SearchKing charges that the search giant is playing favorites with Page Rank, though questions linger over its own methods.
In what's believed to be the first lawsuit of its kind, an ad network and search marketer is taking Google to court over changes the popular search engine made to its page-ranking system.
Oklahoma City-based SearchKing, which represents text-based ad inventory on sites with a high Google Page Rank, filed suit in federal court that charges the search engine with unfair competition and interference with SearchKing's contractual relationships with affiliates.
According to SearchKing Chief Executive Bob Massa, sites in the company's three-month-old Page Rank Ad Network were "downgraded" in Mountain View, Calif.-based Google's system after the search engine caught wind of the fact that SearchKing was basing ad sales on sites' Page Rank. Page Rank is thought to be based on the number of unaffiliated links pointing to a site, and also widely believed to be one of the chief factors determining placement in Google's search results.
The downgrade, which SearchKing said reduced the affected sites' ranking in search results, also hurt traffic to his network, which in turn damaged ad sales, the complaint charges. It also affected SearchKing's own Page Rank, Massa said.
"From February of 2001 to last month, SearchKing's PageRank was seven," Massa said. "Within 30 days of launching PR Ad Network's services, our PageRank dropped to four."
As a result, the lawsuit asks for an injunction and damages in excess of $75,000.
"Due to the high value associated with Web page rank, the purposeful reduction of SearchKing and its related Web sites' page rankings has damaged SearchKing's reputation and diminished its value," the complaint reads. "Google, as a provider of a ranking system upon which the Internet community relies, must apply the system in a manner that is not arbitrary, nor aimed at restraint of trade."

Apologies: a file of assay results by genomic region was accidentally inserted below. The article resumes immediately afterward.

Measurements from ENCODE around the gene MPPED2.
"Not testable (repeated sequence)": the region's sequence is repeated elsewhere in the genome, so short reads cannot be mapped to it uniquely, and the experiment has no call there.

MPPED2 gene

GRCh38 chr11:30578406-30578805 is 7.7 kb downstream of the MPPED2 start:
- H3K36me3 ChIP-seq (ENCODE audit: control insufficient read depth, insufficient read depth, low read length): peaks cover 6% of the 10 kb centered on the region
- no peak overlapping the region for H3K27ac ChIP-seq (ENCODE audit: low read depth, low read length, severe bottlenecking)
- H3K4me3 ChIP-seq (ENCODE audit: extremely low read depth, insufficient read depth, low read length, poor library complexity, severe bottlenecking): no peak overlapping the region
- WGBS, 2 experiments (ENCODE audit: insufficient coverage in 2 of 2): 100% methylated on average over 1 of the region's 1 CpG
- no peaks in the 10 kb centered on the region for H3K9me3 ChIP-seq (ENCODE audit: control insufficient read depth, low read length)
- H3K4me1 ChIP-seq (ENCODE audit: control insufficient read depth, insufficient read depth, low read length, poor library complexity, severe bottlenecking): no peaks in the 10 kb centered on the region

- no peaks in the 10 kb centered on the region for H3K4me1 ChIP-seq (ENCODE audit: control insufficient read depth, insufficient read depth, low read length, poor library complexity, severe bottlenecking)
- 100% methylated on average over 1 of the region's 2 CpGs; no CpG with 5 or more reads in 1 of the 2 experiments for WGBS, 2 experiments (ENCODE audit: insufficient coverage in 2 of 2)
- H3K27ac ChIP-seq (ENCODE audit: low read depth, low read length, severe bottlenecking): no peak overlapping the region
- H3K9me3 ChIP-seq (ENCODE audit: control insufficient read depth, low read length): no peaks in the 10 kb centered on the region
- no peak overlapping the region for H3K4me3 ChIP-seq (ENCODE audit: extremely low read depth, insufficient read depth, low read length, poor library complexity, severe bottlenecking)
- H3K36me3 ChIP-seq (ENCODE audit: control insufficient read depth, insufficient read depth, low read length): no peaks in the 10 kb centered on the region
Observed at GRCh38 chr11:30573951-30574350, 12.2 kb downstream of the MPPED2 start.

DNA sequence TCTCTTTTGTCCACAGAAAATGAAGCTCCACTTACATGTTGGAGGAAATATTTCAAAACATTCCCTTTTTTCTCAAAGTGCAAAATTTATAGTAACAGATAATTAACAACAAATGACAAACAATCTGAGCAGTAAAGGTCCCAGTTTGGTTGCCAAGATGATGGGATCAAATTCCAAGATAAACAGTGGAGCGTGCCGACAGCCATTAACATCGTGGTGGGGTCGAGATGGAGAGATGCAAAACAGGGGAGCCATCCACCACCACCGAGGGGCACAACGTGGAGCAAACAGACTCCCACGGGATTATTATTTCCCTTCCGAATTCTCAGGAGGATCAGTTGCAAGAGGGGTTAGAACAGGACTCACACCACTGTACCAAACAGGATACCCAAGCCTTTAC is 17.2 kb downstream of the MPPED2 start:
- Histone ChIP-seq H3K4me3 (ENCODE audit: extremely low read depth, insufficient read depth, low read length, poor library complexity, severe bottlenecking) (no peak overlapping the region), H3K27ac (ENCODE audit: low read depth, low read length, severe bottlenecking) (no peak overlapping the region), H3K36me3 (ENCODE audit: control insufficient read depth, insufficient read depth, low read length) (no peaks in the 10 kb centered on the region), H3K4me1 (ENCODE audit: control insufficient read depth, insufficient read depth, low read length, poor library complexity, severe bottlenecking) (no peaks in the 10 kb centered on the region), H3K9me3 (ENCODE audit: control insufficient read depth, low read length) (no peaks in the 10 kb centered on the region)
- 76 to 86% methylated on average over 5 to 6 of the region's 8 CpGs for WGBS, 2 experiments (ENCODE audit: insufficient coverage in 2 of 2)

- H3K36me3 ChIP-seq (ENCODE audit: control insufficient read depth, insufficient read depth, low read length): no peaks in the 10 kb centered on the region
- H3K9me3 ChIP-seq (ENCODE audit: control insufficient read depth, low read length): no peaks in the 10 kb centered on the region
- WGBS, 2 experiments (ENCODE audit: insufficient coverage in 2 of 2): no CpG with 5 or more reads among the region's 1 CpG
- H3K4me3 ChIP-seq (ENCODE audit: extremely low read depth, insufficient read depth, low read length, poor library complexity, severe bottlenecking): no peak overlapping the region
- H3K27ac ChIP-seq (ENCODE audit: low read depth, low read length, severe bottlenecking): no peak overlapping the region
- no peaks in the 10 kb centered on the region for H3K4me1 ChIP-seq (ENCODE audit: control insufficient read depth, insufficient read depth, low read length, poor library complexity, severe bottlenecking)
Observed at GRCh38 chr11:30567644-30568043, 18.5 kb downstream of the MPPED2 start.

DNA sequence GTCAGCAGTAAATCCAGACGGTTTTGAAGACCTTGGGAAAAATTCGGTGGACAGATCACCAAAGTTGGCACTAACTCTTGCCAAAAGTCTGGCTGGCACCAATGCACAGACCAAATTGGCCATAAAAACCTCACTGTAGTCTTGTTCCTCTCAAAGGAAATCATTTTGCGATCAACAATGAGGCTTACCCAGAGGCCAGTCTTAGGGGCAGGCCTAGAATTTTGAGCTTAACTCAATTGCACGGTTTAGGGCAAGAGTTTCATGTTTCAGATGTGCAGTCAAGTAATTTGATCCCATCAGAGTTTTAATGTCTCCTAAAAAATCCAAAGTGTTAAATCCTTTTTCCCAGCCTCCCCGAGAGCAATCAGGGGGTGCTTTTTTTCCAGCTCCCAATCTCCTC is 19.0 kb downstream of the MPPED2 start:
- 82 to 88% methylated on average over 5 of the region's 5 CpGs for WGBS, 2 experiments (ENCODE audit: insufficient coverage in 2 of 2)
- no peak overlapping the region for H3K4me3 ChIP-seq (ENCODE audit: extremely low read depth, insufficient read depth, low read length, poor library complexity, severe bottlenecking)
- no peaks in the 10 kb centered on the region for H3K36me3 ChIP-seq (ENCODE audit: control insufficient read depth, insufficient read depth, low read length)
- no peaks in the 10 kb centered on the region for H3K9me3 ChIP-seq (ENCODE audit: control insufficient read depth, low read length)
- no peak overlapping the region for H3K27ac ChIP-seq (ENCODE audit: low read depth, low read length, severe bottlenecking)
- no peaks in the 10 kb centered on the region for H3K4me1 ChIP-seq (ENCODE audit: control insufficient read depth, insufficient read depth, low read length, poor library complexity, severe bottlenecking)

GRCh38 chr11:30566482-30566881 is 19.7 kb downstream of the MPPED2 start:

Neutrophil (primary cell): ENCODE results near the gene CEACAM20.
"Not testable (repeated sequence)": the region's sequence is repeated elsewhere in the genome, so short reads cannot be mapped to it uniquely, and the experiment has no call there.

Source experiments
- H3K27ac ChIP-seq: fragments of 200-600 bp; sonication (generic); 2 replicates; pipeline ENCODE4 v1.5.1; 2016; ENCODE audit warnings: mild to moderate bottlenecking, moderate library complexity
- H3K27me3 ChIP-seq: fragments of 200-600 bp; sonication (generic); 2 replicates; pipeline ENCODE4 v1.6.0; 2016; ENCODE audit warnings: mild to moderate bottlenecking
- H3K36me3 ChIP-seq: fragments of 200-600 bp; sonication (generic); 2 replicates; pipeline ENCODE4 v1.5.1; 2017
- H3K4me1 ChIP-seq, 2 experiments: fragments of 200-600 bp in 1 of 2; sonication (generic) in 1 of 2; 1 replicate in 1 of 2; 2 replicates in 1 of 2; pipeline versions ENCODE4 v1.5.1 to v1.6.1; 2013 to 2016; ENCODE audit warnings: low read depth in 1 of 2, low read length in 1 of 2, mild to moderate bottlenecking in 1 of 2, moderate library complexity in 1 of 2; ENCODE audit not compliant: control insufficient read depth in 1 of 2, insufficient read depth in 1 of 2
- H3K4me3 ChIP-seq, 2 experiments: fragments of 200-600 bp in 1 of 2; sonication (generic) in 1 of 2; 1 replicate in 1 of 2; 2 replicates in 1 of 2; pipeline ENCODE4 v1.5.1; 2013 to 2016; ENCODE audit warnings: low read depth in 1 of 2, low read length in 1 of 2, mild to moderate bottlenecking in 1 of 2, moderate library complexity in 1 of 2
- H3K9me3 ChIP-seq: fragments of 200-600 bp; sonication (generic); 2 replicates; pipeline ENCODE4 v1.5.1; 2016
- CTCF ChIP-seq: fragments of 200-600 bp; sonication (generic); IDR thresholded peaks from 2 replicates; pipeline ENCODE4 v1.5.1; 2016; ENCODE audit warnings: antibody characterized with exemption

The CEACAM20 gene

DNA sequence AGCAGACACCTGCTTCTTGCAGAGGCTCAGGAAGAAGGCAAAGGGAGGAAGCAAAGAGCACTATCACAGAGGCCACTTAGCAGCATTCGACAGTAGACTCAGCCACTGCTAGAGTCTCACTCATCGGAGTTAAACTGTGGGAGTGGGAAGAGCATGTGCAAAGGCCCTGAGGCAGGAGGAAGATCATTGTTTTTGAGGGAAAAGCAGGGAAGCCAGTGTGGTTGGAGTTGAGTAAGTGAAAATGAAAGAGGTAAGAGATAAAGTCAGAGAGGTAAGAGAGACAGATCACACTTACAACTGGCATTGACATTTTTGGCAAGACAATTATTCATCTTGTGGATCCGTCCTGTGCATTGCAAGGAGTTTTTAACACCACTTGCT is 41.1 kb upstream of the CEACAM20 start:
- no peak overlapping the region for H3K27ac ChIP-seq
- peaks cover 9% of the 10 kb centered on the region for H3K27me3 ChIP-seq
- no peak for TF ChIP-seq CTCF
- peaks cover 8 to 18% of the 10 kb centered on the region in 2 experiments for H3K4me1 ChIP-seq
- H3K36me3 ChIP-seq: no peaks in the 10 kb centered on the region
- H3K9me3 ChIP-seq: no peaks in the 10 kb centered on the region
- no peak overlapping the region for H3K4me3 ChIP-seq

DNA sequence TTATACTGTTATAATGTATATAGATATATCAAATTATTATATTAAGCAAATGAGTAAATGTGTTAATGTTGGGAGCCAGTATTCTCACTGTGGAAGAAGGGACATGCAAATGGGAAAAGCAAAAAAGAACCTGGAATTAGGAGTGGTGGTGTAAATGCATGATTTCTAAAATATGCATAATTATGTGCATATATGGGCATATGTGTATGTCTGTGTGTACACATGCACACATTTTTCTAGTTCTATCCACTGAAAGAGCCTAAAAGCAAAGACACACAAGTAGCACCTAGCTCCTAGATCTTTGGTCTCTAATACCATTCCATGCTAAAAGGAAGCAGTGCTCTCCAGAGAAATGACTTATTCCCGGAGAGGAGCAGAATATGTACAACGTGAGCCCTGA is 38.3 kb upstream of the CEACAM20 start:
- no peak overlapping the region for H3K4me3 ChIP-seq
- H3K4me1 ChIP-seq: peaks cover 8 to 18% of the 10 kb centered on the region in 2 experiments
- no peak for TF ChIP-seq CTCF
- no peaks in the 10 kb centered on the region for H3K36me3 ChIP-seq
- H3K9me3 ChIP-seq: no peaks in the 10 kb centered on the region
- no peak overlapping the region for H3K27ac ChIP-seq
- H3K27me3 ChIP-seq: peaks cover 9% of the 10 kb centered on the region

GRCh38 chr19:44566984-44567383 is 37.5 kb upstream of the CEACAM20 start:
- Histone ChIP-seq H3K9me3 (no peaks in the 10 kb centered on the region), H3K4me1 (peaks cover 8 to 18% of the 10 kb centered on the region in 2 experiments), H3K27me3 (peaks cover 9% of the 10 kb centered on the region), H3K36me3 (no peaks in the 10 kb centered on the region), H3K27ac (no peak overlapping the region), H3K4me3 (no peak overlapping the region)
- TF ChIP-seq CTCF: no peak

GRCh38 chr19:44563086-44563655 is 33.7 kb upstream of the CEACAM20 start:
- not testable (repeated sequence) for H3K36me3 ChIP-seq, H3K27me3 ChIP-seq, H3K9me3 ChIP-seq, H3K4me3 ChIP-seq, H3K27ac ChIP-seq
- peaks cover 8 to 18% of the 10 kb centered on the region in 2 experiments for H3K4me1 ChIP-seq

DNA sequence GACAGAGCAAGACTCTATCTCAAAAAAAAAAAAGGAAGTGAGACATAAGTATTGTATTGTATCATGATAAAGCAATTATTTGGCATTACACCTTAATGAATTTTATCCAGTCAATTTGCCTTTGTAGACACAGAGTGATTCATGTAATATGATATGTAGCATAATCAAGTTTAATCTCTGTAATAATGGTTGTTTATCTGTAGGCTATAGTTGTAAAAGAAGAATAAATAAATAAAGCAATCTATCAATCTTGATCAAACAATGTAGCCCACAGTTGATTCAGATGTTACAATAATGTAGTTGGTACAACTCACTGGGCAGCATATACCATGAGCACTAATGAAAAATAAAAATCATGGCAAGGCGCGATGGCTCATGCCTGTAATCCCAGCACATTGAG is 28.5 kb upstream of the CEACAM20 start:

Google has come under fire before for changes in its Page Rank system. Some Web site owners have charged that Page Rank unfairly discriminates against new sites, in favor of established sites that share links with other established sites. Google rarely describes in detail how the system functions, and spokespeople were not available for comment at press time.
However, the site has said that Page Rank is not the only factor in determining a site's position in search results. It also makes no guarantee that search results will remain unchanged after it updates its site index, which happens roughly every month.
Such changes often accompany changes in its search algorithm, which Google has used in the past to defeat search engine marketers who attempt to create networks of their own sites to share links with each other, thereby "artificially" boosting Page Rank. The practice is dubbed "link farming."
SearchKing itself has been viewed by some search engines as one of the firms attempting to create "link farms." In addition to operating the Page Rank Ad Network, it also offers search optimization services and hosts a series of interconnected Web sites on its servers.
However, Massa charges that the Page Rank Ad Network, and SearchKing's hosted sites -- dubbed "Portal Network" -- aren't, in fact, link farms, and shouldn't be banned as such by Google.
"It is so important for all of us to accept that few link farmers would go to the trouble and expense of a federal lawsuit if it was just about getting caught doing something wrong," he wrote in a letter to affiliates. "SearchKing's Portal Network is not a link farm. It is a network of small independent niche directories."
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